uses directed energy to achieve destruction of aggressor missiles during the boost phase. Today. hit-to-kill interceptor is currently being developed to intercept warheads in the middle of their flight paths. Navy Theater Wide. The Space-Based Laser is the only ballistic-missile. a land-based. They include the Theater High Altitude Area Defense (THAAD). SBL represents a potential future space-based component of a national missile defense architecture with residual capability that will enhance the planned theater missile defense architecture. The boost phase. And ABL. The warhead then continues to ascend and travels outside the atmosphere into space during the middle. the Airborne Laser is the only theater system being developed that will be capable of attacking and destroying a ballistic missile in the boost phase. boost-phase intercept system being pursued by the Department of Defense to provide global defense coverage to counter ICBM attacks against the United States or its allies. Navy Area uses a proximity-explosion. A Layered Defense The best way to counter even a limited number of missiles is through defense in depth. or trajectories. or kinetic kill. The boost phase lasts only a few minutes. which consists of a laser mounted on a modified 747 aircraft. of its trajectory. allies.Where SBL Fits In The United States is currently pursuing a limited National Missile Defense program that will employ “hit-to-kill” interceptors to shoot down a small number of missiles that could be launched by a rogue regime or by accident. An operational SBL could also provide strategically significant ancillary capabilities in the area of space control. destroying the missile. occurs when a defensive interceptor missile collides with and destroys an incoming warhead by force of impact as it travels through space or the atmosphere. and defensive and offensive counter air missions. is the first shot defensive systems have at destroying a hostile missile. an operational system sometime around 2020. A typical trajectory looks like an arc. which occurs shortly after a missile is launched. An SBL system could provide a robust additional layer to the currently planned missile defense architecture in response to the expected growth of ICBM threats now projected by the intelligence community. there is a family of theater missile defense systems under development to protect forward-based troops. For National Missile Defense. For its part. Patriot Advanced Capability-3. strike and interdiction. All of these except Navy Area and the Airborne Laser use hit-to-kill technology to destroy ballistic missiles. and it would complement the capability of the land-based interceptors currently being developed under the National Missile Defense program. A family of defensive systems will be able to attack short. If the Space-Based Laser Integrated Flight Experiment (SBL-IFX) is successful.and medium-range missiles in various stages of their flight. the Airborne Laser (ABL). Navy Area. In addition to the National Missile Defense program. Presently. soon after they launch. 2 . other countries. surveillance and reconnaissance. An operational SBL would be the first line of defense against ICBMs launched by an aggressor. in which an interceptor flies close to an incoming theater missile and then explodes. after which the launcher burns out. complicating the defending nation’s ability to intercept the actual warhead. The mid-course comes after boost phase and before the descent phase. Like ABL. There is also discussion and study of using sea-based missile defenses to complement the land-based system. and the multi-national Medium Extended Area Defense systems. it will provide the technological path for the development of a prototype SBL and. eventually. Hit-to-kill. Defense in depth means there will be a number of opportunities to destroy missiles as they are launched and move through the various stages of their flight paths. and areas of vital interest. it will rely on directed energy to destroy missiles shortly after launch. or mid-course phase. It is during the mid-course phase that decoys might be deployed. theater missile defense is already being pursued in the form of a layered defense.

This system is not designed to intercept ICBMs. which were capped at 5. thanks to the burning fuel. there is a relatively large lethal-hit area when attempting to destroy the missile. the warhead picks up more speed. The only active defense the United States has deployed today is a slightly upgraded version of the Patriot missile system used in the Gulf War against short-range Scud missiles. The Navy Area system.000 kilometers per second). which will be able to intercept short. are ineffective against directed energy attack during boost phase. which is being developed to address short. In fact. countermeasures that are aimed at reducing the effectiveness of directed energy systems. are ineffective against mid-course and terminal phase kinetic interceptors. which may be effective against kinetic interceptors. chemical or biological debris. It is also important to hit it high enough to avoid any damage from nuclear. The critical aspect of an intercept during this final phase is to hit and destroy the warhead before it explodes. In the descent phase. The first is that the missile is most vulnerable during its launch. making it easier to track. Additionally. the missile maintains a slowly changing attitude. The boost phase also occurs before any decoys or countermeasures can be initiated by an aggressor. which is being designed to counter ICBMs deep in the aggressor’s 3 . Both the Airborne Laser.The final phase of a ballistic missile attack occurs when the warhead descends back into the atmosphere toward its target on the ground. chemical or biological debris. it is a very challenging task and not nearly as efficient as directed energy. will complement PAC-3.) Even if the interceptor were positioned close enough to achieve intercept. can be overcome by using directed energy. the speed limitations of interceptor missiles being developed make it unlikely that they could destroy the aggressor missile before its launcher burns out. advanced warheads may also maneuver and be less predictable in terms of their flight paths. in what is also called the terminal phase. Although the United States has the capability to detect missile launches very early in flight.000 times faster than the most capable groundbased interceptors. and the Space-Based Laser. Another key advantage and potential deterrent to a would-be aggressor is the fact that ballistic missiles destroyed early in the boost phase usually explode and fall over the aggressor’s own territory. which moves at the speed of light 186. like deploying decoys and maneuvering outside of the projected target track. however. because the warhead has not separated from the launcher. like hardening of missiles to prevent laser penetration and fast burn to shorten the boost phase. One of the greatest challenges for hit-to-kill kinetic interceptors attempting to destroy warheads in the midcourse or descent phases is the ability to distinguish between the warheads and the decoys. This challenge. forcing the aggressor to confront the risk of nuclear.and medium-range theater ballistic missiles. Here. helping to intercept these shorter-range missiles inside the atmosphere.and medium-range missiles inside the atmosphere during their descent phase. The Advantages and Challenges of Boost Phase Intercept There are a number of advantages to intercepting an aggressor’s missile in the boost phase. The combination of using directed energy intercept in the boost phase and kinetic intercept in the midcourse and terminal phases would increase the likelihood of successfully defeating countermeasures aimed at thwarting missile defense systems. which is in the vicinity of 7 kilometers per second. There is a large infrared signature. Likewise.000 miles per second (or 300. directed energy should be seen as complementing the critical role kinetic interceptors play in the mid-course and terminal phases of a missile attack. To illustrate this advantage. along with cruise missiles. just short-range ballistic missiles. based on Aegis cruisers and destroyers. which travels about 43. countermeasures. Given its speed. The greatest challenge of boost phase intercept is the speed required to catch an aggressor’s missile in the first few minutes of flight. and the rocket body is relatively fragile and under great aerodynamic stress. It will be replaced by the PAC-3 Patriot system in 2001. (This is faster than today’s theater interceptors under development. consider the speed of the ground-based interceptor being developed for National Missile Defense.5 kilometers per second in the September 1997 Agreed Statement to the ABM Treaty of 1972.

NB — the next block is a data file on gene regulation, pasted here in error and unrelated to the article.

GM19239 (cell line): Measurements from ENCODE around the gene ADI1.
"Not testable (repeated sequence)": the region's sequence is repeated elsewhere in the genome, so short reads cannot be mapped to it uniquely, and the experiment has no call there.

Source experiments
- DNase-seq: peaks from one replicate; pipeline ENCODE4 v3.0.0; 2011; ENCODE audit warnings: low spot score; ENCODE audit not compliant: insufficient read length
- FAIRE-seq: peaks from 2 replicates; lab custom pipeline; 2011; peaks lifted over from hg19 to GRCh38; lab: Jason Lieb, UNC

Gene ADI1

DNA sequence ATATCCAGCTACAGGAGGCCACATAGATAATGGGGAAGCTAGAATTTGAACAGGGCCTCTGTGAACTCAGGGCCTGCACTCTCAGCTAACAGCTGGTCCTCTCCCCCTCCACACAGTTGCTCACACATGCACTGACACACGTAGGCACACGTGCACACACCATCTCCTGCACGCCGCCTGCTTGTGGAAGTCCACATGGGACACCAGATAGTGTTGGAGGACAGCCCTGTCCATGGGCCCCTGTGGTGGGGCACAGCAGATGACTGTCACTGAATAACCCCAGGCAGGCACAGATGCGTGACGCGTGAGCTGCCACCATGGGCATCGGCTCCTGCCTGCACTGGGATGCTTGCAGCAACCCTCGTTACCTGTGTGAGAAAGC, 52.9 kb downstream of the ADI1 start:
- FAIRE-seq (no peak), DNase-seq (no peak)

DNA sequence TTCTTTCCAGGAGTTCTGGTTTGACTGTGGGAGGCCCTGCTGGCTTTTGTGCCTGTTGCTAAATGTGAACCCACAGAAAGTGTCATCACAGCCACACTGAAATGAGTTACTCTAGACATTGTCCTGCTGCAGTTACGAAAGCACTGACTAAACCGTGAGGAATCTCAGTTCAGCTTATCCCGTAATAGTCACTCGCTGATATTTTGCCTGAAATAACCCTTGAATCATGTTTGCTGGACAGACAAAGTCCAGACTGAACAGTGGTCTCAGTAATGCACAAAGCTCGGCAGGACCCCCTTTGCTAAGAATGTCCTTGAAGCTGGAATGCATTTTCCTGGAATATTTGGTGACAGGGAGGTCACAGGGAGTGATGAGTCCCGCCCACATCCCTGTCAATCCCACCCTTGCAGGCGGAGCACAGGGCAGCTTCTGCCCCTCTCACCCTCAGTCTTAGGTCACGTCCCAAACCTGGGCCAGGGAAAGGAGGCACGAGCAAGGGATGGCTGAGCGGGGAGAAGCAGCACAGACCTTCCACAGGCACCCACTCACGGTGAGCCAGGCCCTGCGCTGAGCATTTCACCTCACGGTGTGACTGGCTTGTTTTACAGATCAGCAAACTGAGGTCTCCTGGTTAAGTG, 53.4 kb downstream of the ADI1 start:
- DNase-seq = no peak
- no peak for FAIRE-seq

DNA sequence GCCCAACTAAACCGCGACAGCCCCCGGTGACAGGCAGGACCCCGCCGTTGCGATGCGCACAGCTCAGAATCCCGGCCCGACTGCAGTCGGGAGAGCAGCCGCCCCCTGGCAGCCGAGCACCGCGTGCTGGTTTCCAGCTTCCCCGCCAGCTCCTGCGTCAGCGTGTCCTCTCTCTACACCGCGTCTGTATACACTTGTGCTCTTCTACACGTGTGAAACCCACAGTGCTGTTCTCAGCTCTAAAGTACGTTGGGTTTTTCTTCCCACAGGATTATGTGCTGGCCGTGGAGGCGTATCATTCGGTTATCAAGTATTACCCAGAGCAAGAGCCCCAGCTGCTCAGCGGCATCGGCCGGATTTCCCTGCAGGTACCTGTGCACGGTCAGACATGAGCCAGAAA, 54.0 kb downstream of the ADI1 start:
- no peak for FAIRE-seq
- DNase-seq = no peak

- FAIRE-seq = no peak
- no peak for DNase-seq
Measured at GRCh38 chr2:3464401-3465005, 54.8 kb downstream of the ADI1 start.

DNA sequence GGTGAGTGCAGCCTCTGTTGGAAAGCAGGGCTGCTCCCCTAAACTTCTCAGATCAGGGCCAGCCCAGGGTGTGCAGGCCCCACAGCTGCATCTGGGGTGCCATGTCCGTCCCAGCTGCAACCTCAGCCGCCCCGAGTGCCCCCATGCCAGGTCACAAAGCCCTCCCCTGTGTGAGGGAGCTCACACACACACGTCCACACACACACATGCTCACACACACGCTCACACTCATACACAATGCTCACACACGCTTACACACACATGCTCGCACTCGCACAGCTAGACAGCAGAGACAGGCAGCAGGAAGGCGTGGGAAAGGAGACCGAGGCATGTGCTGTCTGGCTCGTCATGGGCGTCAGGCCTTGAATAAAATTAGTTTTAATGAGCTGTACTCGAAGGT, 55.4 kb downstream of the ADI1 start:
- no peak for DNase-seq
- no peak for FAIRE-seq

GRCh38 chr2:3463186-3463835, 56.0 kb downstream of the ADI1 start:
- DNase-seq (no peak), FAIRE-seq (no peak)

Stephen P. 2000. On several occasions in August and September. 4 Robert D. In May 1997. the Tactical High Energy Laser (THEL). Over the years. 703-413-5833. or THEL. Although THEL is being designed for tactical use by the U. please contact: Dr. February 9. and the Alpha-LAMP Integration (ALI) program. including Zenith Star. they would afford the United States a robust first line of defense during the boost phase. the members of Team SBL-IFX have played central roles in several directed energy programs that have advanced the nation’s understanding of a space-based laser missile defense option. The heat of the laser weakens the missile’s skin. For more information. Aubin. SDIO’s successor.” February 2. tracking its course with a low-power laser. 2 Tenet. Directed Energy: It’s Here Now In June 2000. a Memorandum of Agreement was signed transferring execution of the SBL-IFX from the Ballistic Missile Defense Organization.streland@losangeles. to the Air Force. technologies and related facilities.S. Senate Subcommittee on International Security. successfully shot down a Katyusha rocket at the White Sands Missile Range in New Mexico.aubin@lmco. boost-phase defense against the evolving threat of ballistic missiles. National Intelligence Officer for Strategic and Nuclear Programs.com Maj.territory. September 1999.” Statement before the Senate Select Committee on Intelligence. Arnold Streland. February 2. Army and the Israeli Army. 2000. 310-363-8804. Currently. 2000.” February 2. the Airborne Laser is scheduled to attempt a lethal intercept of a theater missile in 2003. “The Ballistic Missile Threat to the United States. can detect and intercept missiles almost instantaneously. 4 . If both systems were to become operational in the future. the High Energy Laser Systems Test Facility (HELSTF). “The Worldwide Threat. The SBL-IFX program builds on more than twenty years of research and investment by the nation in the development of directed energy weapon systems. and Federal Services. and the internal pressures and supersonic aerodynamic flight stresses cause it to explode.mil Web Site: http://www.af. Walpole.af. 5 Tenet. Tenet.” National Intelligence Council.mil/ October 2000 Notes: 1 George J. The Defense Advanced Research Projects Agency initiated the SBL program in 1977. and then focusing a high-power laser on the body of the boosting missile. the Airborne Laser (ABL). It was later transferred to the Strategic Defense Initiative Organization (SDIO) in 1984. THEL managed another feat by engaging and destroying two-missile salvos of Katyusha rockets.sbl. This heritage of success provides the foundation for a successful Space-Based Laser Integrated Flight Experiment a critical step toward providing the nation and its allies with a global. 3 “Foreign Missile Developments and the Ballistic Missile Threat to the United States Through 2015. To date. The SBL’s flight experiment will attempt its first intercept ten years later in 2013. the Tactical High Energy Laser. THEL has negated a total of 13 Katyusha rockets. e-mail: stephen. its success demonstrates how far directed energy research and development have progressed in recent years. “The Worldwide Threat in 2000: Global Realities of Our National Security. Alpha.losangeles. “The Worldwide Threat. e-mail: arnold.” Statement for the Record. Mid-InfraRed Advanced Chemical Laser (MIRACL). 2000. Proliferation. Each works by acquiring the infrared signature of the boosting missile.